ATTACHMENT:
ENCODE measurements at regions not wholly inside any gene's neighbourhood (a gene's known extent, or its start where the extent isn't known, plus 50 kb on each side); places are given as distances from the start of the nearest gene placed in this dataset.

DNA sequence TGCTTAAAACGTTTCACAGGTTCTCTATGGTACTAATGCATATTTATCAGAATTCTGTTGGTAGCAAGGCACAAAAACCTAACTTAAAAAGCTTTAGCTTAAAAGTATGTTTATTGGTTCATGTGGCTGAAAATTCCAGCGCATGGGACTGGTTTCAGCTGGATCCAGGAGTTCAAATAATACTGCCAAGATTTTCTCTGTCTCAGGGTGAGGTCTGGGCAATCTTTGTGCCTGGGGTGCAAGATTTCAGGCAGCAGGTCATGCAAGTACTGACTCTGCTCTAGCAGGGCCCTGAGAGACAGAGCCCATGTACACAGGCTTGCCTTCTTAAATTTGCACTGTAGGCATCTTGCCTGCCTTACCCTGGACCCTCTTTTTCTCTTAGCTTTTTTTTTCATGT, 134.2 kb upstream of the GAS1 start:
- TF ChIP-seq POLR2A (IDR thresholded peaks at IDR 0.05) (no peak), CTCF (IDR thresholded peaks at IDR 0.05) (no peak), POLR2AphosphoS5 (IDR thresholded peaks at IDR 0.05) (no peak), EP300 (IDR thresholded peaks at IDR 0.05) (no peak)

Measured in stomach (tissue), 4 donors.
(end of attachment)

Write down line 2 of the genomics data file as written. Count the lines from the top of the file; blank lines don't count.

DNA sequence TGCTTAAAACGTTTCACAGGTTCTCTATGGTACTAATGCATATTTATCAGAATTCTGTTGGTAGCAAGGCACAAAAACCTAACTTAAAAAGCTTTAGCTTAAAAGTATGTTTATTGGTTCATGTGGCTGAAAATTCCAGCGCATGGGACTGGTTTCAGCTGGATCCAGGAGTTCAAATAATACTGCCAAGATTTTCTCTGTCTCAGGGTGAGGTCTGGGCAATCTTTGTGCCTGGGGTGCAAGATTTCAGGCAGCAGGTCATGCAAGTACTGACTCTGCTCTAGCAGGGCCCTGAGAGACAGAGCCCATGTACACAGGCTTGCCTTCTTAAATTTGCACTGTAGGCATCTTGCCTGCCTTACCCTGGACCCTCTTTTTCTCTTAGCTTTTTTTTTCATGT, 134.2 kb upstream of the GAS1 start: